Alice-May Purkiss explores the power of storytelling, and how stories helped with processing trauma after a cancer diagnosis.
I love stories. I have always loved stories, and I love words.
When I was a kid, I slept with books next to my pillows, the same way my friends would sleep next to their soft toys. I hoped that the stories in these books would seep through my skin through some kind of osmosis.
I drink up stories the way a marathon runner rehydrates after a long race. Stories provide me with comfort and solace. I have turned to them when I have been sad, and I have turned to them when I have been sick. I have turned to them when the world felt like it had been turned on its entire head. I read stories to escape the real world and stretch my mind and improve my imagination. I really, really love stories.
I’ve long believed that stories are what make us human but, over the past few years, I’ve come to think that stories and words can help us heal too.
Stories as a source of healing from trauma and illness
It’s not just me that feels that way.
Albus Dumbledore, from the Harry Potter series, implied the same when he said:
Words are, in my not so humble opinion, our most inexhaustible source of magic, capable of both inflicting injury and remedying it. (Harry Potter and the Deathly Hallows, 2007).
Many great thinkers have broadcast their praise for writing and storytelling. They believe that stories can help us navigate modern life.
Bill Gates has described a daily writing habit as a “tool for re-evaluation”. Richard Branson carries a “standard school notebook”, which he claims is one of his most essential possessions. Marie Curie, Albert Einstein, Mark Twain, and Frida Kahlo all kept journals.
Popular celebrities, such as Jennifer Aniston, Lady Gaga, and Joseph Gordon-Levitt, have also talked about the benefits of writing regularly.
Science has backed these ideas too. Researcher James Pennebaker has done an enormous amount of work on the power of storytelling, concluding that it leads to better mental and physical health. He also suggests that storytelling is an excellent way to process trauma.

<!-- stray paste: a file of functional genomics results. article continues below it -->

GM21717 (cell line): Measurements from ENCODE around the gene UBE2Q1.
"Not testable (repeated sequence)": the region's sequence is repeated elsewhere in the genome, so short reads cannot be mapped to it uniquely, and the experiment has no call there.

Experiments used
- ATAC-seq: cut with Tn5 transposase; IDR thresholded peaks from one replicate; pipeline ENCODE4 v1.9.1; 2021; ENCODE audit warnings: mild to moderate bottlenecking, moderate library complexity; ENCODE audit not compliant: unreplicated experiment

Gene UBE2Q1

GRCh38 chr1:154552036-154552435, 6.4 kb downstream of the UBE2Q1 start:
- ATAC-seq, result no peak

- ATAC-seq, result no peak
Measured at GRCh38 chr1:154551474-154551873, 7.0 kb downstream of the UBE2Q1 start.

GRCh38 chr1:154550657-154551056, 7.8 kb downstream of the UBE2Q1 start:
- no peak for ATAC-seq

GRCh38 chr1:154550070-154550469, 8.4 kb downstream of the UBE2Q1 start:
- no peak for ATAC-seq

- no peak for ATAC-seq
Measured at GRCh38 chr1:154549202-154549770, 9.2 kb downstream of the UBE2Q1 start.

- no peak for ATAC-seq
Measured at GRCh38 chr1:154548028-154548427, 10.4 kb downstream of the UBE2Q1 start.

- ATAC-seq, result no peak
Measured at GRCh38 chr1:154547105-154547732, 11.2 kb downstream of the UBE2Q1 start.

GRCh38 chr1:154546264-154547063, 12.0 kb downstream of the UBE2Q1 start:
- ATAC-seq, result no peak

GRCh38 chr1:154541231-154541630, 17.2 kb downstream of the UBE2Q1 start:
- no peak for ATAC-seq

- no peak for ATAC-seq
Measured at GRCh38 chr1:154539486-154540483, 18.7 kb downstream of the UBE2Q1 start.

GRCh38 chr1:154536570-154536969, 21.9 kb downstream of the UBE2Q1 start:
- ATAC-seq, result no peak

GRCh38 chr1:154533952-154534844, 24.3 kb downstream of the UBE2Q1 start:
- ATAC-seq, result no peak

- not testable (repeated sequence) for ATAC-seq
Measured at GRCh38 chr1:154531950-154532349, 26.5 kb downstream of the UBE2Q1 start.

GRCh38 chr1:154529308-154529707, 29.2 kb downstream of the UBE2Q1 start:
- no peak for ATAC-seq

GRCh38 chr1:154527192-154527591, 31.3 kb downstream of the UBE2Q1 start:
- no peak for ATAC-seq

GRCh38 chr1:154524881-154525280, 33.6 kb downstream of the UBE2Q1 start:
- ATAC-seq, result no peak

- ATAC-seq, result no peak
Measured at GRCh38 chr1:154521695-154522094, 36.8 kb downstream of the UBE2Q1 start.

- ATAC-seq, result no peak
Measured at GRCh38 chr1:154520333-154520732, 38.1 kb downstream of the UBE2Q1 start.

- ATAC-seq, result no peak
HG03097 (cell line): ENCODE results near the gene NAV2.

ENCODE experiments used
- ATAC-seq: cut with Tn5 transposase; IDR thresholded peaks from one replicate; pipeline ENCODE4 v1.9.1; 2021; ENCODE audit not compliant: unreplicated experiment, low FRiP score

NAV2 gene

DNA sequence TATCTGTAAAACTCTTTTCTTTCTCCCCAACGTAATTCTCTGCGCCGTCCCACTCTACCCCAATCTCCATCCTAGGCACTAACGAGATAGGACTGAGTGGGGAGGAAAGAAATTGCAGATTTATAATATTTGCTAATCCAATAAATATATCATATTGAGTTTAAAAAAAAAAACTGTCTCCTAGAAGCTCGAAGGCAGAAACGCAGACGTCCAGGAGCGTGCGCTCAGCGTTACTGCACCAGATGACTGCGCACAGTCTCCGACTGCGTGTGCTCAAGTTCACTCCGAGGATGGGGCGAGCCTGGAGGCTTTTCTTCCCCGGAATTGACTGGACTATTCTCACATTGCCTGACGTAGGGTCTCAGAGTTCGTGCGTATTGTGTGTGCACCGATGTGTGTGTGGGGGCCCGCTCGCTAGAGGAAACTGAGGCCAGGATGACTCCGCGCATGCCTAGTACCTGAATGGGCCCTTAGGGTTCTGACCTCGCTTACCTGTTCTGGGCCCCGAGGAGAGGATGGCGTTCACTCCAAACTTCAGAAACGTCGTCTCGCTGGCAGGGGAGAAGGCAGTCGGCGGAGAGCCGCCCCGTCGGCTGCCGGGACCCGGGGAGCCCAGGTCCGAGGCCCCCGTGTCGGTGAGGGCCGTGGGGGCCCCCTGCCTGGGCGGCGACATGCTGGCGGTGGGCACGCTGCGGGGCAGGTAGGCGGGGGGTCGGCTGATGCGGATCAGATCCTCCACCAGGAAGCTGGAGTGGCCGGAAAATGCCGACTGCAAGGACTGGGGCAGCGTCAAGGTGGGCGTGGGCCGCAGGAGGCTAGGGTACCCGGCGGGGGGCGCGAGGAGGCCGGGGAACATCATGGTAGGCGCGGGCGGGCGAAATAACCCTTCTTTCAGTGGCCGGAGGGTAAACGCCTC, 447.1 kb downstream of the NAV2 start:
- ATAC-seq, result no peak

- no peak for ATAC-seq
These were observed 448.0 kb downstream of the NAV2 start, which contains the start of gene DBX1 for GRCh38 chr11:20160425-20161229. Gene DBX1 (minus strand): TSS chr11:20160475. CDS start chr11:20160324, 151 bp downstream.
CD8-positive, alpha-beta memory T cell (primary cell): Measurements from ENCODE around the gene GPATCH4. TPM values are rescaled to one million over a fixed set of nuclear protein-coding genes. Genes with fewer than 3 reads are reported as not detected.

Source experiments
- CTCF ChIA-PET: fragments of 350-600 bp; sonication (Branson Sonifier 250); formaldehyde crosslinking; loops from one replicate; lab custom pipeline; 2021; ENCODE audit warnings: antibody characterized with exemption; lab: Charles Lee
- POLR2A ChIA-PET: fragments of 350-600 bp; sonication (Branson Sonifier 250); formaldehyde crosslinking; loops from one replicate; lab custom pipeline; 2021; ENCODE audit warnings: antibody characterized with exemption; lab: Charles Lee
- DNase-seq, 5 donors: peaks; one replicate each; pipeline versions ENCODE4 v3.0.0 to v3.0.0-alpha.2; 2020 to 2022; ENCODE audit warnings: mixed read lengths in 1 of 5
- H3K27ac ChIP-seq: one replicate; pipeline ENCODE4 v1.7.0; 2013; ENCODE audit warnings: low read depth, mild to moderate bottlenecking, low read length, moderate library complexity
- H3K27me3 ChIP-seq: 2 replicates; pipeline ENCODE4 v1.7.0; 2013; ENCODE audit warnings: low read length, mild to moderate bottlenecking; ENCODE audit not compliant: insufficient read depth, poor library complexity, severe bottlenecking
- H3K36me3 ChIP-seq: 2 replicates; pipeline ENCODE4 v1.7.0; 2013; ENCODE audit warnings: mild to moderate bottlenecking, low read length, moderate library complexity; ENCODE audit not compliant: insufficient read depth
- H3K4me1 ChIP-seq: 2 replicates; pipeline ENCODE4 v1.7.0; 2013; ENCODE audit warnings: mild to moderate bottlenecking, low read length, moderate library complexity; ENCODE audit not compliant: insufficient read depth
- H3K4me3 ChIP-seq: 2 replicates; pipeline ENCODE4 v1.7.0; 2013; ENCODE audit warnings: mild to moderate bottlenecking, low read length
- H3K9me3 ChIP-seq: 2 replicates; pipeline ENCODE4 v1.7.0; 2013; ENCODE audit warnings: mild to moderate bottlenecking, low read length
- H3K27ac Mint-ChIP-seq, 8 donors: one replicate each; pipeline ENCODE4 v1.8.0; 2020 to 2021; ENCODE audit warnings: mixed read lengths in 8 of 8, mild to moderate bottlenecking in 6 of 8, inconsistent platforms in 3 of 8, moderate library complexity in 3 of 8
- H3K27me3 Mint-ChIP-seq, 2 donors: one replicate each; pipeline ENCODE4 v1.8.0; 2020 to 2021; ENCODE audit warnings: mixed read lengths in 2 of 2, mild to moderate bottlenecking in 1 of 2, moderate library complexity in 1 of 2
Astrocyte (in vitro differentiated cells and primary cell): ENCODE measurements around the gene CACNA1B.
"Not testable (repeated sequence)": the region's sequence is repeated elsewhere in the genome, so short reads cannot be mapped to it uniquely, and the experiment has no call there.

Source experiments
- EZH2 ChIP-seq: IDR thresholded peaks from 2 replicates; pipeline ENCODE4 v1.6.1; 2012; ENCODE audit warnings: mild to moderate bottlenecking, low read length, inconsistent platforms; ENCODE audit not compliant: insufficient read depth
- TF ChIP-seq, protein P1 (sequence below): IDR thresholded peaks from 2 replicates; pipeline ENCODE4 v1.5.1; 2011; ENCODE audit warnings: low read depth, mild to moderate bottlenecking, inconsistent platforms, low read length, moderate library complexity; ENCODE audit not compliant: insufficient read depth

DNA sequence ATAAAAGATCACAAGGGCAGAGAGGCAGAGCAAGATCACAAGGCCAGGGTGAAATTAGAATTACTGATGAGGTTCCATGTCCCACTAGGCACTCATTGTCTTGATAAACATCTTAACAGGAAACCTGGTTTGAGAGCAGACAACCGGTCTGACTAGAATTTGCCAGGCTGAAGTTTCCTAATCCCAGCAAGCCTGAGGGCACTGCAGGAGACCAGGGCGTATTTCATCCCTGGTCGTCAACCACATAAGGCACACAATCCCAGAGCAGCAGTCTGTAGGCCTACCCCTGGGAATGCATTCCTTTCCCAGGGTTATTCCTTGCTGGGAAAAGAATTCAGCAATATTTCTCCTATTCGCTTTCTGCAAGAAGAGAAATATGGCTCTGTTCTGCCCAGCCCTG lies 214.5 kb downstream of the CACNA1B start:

If we take our memories and form them into some sort of narrative arc, they’re easier to understand.
Usually, memories present themselves as a tangled mess of events and emotions. They’re not easy to unpick at all! Yet, if we give our memories a linear structure, we’re able to see patterns. We’ll notice the similarities and differences in past and present situations and the feelings that are tied to them.
Turning to storytelling after my cancer diagnosis
When I think back to the early days of my cancer treatment, I know this to be true. From the get-go, I decided to write a blog about my experience because I knew it would help me process what was going on. I knew writing about my experience would help me unpick some of the challenges I was facing.
Pennebaker’s research explains the science behind my decision to write about my cancer:
“Confronting a trauma through talking or writing about it and acknowledging the associated emotions is thought to reduce the physiological work of inhibition, gradually lowering the overall stress on the body. Such confrontation involves translating the event into words, enabling cognitive integration, and understanding of it, which further contribute to the reduction in physiological activity associated with inhibition and ruminations.” (Pennebaker, J. W. & Beall, S. K, 1986)
So, when we tell an emotional story, the act of telling - of putting our thoughts into a narrative form - can prevent us from ruminating on our trauma.
Stories are powerful tools that connect us
Yet, writers aren't the only ones who benefit from stories. Just listening to or reading stories can also help. A story is a powerful tool that unifies and connects mankind. Stories can break down barriers, heal wounds and remind us we are not alone. When it comes to processing trauma, these things are crucial for survival.
There's been a shift in how we talk about our problems. Many of us used to think that difficulties should be "covered up" and shouldered alone.
Now, we have communities, like the cancer community I belong to, sharing their experiences on social media or via blogs. Like Matt Haig and Bryony Gordon, other writers have encouraged others to share their stories about mental health.
One thing is becoming more and more clear:
The power of words and storytelling are vital tools to help humans take care of themselves.
Everyone should tell their story
On a personal level, storytelling has helped me explore my own experiences. Sometimes, I need to find the words to describe my mastectomy or my post-cancer mental health struggle. That's not easy, but putting emotion and fact into written words has helped me understand both at a deeper level.
When I write about what I've been through, I need to make sure others will understand. That means every word needs careful consideration, and all of them hold power. You can't think of the words to tell a story without considering the meaning around them.
Words have healing power. Stories have healing power. Stories create connections, and we need those connections more than ever. So, if you have a story to tell, tell it.
You never know. Your story could be someone's anchor in the storm.
NPS-IE-NP-00299 July 2021